Harvard Observatory II

6 09 2011
Harvard Observatory

Harvard College Observatory. Photo from George C. Comstock, A Text-Book of Astronomy, 1903.

After reading my last post on Harvard Observatory, my partner gave me a follow-up birthday present, The Harvard College Observatory: The First Four Directorships, 1839-1919, by Bessie Zaban Jones and Lyle Gifford Boyd (1971). It covers a time period slightly too early to include Jenka Mohr’s most active years at the observatory, but it does include a photo of December 31, 1929, performance of “The Observatory Pinafore,” for which she played the violin. Notice the fantastic image of Saturn on the back wall:

Harvard Pinafore 1929

Harvard Pinafore, December 31, 1929. L to R: "Prof. Rogers" (Percy M. Milliman); "Josephine" (Cecila H. Payne): "Lady computers" (Henrietta Swope, Mildred Shapley, Helen B. Sawyer, Sylvia Mussels, Adelaide Ames); "Prof. Searle" (Leon Campbell, Sr. )

At any rate, I’m slowly making my way through the book. First, I had to study the 57 illustrations. After that, I skimmed Chapter XI, “A Field for Women,” hoping to find some trace of Mohr’s earliest days at the observatory (her name wasn’t mentioned). Now I’m starting from the beginning, Chapter I, “Before the Observatory.”

I mention this because this chapter brought me to an intellectual halt on its first page. My own research focuses on the eighteenth century and really has nothing to do with American observatories—my last two projects dealt with India and England, with occasional forays into France, Austria, Bavaria and Portugal. Which is to say, I don’t spend a lot of time thinking about the direction taken by American astronomy during the seventeenth century. Honestly, it never occurred to me that there was a point at which the American astronomy curriculum switched from a Ptolemaic worldview to a Copernican. In my mind, that was something that happened in Europe (and for my work, India),  well before a firm university tradition was established in North America.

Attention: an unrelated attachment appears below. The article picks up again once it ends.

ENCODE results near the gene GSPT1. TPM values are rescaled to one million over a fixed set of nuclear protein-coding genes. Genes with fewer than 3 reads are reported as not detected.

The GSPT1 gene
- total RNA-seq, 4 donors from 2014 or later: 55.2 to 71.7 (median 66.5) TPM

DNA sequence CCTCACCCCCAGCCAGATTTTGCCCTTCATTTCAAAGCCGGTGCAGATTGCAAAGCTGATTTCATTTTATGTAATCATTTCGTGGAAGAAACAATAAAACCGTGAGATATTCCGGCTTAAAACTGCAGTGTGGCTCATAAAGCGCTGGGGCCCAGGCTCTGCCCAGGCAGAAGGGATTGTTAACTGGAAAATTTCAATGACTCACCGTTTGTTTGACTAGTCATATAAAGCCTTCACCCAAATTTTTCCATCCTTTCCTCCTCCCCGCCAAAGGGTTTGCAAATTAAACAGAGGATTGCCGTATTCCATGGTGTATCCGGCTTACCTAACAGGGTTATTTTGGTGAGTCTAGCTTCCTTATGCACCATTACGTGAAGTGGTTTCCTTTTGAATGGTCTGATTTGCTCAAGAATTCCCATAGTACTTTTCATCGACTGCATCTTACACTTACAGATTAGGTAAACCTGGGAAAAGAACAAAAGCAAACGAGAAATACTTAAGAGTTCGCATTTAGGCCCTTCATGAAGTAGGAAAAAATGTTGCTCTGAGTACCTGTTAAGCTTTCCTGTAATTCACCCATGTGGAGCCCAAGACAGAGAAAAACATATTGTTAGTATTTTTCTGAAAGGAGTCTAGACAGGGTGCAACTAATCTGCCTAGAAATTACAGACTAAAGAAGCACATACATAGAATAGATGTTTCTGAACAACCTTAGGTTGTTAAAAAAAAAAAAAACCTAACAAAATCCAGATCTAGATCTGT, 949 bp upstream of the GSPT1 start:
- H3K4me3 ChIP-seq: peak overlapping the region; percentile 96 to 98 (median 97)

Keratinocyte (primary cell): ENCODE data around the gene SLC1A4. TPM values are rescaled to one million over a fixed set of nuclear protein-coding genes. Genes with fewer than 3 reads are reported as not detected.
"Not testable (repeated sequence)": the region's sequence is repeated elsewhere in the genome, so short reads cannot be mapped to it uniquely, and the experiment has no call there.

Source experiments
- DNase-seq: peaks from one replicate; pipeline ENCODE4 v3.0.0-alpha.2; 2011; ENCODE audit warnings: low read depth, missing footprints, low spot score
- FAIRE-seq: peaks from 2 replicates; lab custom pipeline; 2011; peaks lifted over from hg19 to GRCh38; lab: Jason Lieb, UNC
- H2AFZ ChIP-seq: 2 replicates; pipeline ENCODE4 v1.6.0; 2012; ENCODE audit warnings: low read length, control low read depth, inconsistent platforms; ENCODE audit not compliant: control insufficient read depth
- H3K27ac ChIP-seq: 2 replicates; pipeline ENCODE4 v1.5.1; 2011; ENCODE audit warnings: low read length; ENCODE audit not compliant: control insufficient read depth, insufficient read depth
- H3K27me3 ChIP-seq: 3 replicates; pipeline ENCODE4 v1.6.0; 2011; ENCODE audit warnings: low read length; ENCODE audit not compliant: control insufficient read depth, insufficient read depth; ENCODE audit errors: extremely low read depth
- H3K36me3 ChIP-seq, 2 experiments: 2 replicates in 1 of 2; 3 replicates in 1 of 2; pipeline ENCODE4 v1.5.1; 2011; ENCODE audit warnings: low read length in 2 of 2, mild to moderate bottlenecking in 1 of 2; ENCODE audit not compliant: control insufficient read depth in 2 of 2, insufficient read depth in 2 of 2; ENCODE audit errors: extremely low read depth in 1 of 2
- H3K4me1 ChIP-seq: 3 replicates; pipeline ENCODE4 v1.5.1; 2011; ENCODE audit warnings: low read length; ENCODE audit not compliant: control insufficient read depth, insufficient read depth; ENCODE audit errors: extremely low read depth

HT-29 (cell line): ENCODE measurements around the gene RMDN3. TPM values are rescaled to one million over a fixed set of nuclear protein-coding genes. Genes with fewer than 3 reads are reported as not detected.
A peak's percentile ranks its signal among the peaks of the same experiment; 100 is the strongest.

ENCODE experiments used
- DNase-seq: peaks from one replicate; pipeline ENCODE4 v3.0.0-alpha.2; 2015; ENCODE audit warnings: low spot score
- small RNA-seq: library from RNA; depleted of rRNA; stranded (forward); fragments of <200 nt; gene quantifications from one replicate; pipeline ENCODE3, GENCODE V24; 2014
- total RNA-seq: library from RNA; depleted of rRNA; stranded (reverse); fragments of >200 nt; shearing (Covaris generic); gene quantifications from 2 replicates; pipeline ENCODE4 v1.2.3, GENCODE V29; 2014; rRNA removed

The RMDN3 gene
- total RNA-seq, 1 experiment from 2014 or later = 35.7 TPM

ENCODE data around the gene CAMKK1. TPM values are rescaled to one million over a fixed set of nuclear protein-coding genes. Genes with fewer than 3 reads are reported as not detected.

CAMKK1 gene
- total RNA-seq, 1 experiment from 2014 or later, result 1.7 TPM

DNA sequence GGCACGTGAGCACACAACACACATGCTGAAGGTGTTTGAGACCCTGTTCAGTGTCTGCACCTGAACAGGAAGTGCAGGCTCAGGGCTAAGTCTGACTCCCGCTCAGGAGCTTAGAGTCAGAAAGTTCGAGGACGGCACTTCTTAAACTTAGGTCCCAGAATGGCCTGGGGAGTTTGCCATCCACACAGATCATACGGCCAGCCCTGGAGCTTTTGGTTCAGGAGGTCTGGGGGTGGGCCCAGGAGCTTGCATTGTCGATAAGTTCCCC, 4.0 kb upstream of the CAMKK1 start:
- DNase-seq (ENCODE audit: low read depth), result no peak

But as early as 1642, the “Laws, Liberties and Orders of Harvard College” were offering astronomy as part of the curriculum. By 1659, Harvard was leaning fairly strongly toward the Copernican system, as evidenced by the explanation of it in the New England Almanac, written by the Harvard graduate, Zechariah Brigden. Spending so much intellectual time in the Euro-Asian eighteenth century has caused me not only to forget how early Harvard was established (1636), but also that, despite a decided emphasis on Puritan learning and ideals, it had strong ties to Cambridge University and its tradition of scientific education.

And speaking of Copernicus, I have just started reading an advance copy of Dava Sobel’s A More Perfect Heaven:  How Copernicus Revolutionized the Cosmos (out next month in the U.S.). I’ll let you know my take on the embedded play after I finish the book.